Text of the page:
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Françoise Nyssen, Head of French Indie Publisher Actes Sud, Named Minister of Culture

Olivia Snaije By Olivia Snaije Published on May 17, 2017
This article was updated on October 31, 2017
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Many politicians publish novels, but not many novelists or people from the publishing world become politicians, with the exception of course, of the last president of Czechoslovakia, Václav Havel, who wrote plays, essays, and memoirs. Now the young government of 39-year-old French president Emmanuel Macron has named 65-year-old Françoise Nyssen, head of the publishing house Actes Sud, as his Minister of Culture and Communication. Actes Sud is one of the most dynamic publishing companies in France, with the distinction of being not only independent, but based, unlike most other French publishers, in southern France, in the city of Arles. Nyssen's father, Brussels-born Hubert, founded the company in 1977 and his daughter, although trained as a scientist, began working with him one year later. 

In 1995 Actes Sud bought Sindbad, a small publishing company and made it an imprint for Arabic literature in translation, bringing in Syrian intellectual Farouk Mardam-Bey to run it. Mardam-Bey has since transformed the literary landscape in France for contemporary Arab authors. Actes Sud also acquired other publishing companies including Payot & Rivages, a string of bookshops and the children's publishing companies Helium and Editions du Rouergue.

The roster of authors published by Actes Sud and the number of awards it has accumulated over the years is too long to name, but its foreign authors published in French include Günter Grass, Paul Auster, Don DeLillo, Mahmud Darwish, Alaa Al Aswany, Jaume Cabré, Stieg Larsson and Nobel prize winners Imre Kertész and Svetlana Alexievitch. Their French-language authors include Goncourt winners Jérôme Ferrari, Laurent Gaudé and Mathias Enard but also Nina Berberova or Algerian author Kamel Daoud and Haitian writer Lyonel Trouillot.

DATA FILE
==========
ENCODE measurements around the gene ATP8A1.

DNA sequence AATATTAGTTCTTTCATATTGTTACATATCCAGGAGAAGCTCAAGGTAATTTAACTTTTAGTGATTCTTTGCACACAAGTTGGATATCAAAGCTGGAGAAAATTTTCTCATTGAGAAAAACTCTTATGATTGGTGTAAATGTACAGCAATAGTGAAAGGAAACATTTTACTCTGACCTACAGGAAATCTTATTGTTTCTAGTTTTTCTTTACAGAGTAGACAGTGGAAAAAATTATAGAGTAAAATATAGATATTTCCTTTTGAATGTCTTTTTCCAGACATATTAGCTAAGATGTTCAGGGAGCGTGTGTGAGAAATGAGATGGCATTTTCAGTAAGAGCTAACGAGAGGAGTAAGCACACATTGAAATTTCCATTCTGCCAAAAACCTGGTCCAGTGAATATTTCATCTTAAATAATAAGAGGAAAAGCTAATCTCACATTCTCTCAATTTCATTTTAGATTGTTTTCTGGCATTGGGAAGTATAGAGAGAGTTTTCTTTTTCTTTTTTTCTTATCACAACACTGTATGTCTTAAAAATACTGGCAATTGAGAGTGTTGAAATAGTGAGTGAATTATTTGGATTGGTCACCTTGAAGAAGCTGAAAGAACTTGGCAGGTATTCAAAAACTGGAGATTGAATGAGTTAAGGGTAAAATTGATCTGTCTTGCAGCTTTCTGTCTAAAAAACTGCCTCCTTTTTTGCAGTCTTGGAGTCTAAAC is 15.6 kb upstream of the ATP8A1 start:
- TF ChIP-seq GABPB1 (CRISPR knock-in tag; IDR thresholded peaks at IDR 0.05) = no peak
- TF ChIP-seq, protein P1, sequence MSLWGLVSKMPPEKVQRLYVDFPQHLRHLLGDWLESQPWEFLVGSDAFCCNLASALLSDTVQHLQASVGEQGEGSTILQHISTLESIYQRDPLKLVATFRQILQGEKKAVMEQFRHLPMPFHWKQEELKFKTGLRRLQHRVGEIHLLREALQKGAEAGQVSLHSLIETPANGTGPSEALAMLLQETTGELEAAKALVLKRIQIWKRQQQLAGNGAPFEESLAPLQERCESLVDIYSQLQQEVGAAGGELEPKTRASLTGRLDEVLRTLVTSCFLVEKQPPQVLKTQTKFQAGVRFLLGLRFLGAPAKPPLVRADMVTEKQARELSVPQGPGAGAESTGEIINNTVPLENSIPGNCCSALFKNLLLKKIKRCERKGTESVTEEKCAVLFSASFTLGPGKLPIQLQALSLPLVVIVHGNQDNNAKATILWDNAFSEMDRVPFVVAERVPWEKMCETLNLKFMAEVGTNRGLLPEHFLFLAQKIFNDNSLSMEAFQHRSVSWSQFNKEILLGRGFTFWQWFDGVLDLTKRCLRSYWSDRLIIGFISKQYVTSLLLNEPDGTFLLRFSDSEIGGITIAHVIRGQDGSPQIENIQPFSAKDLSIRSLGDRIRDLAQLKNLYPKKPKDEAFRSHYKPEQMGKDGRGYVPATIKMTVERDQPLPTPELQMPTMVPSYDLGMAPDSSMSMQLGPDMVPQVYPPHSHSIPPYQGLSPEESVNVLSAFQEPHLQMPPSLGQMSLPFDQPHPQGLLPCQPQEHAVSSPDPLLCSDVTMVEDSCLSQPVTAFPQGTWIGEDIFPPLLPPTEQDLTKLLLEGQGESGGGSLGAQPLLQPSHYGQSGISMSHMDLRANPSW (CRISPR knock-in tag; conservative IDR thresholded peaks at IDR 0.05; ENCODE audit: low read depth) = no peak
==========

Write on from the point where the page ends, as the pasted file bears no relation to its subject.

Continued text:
Françoise Nyssen, along with her late father, who retired in early 2000, her husband Jean-Paul Capitani and Bertrand Py guided Actes Sud to where it is today: one of the jewels in France's publishing crown. In an interview with Télérama magazine in 2015 just after the terrorist attacks in France, Nyssen was asked how she perceived the role of publisher: 

In today's context, after the attacks in mid-November, the reason for doing this work is more obvious than ever. It is all about asking questions about the world and how it works. And, at the same time, bringing beauty and pleasure [to this world]. To be able to offer beauty, through a very literary text, is also a political gesture, for it nourishes, stimulates, and awakens the senses and gives energy, even more than an essay can. It is not a coincidence that we work both in the field of literature and on a collection such as "Domaine du Possible" (Realm of Possibility), which publishes the work of the essayists Pierre Rabhi and Naomi Klein.

If Nyssen's philosophy can be applied to her role as Minister, culture in France will be in good hands.



Olivia is a Paris-based journalist and editor.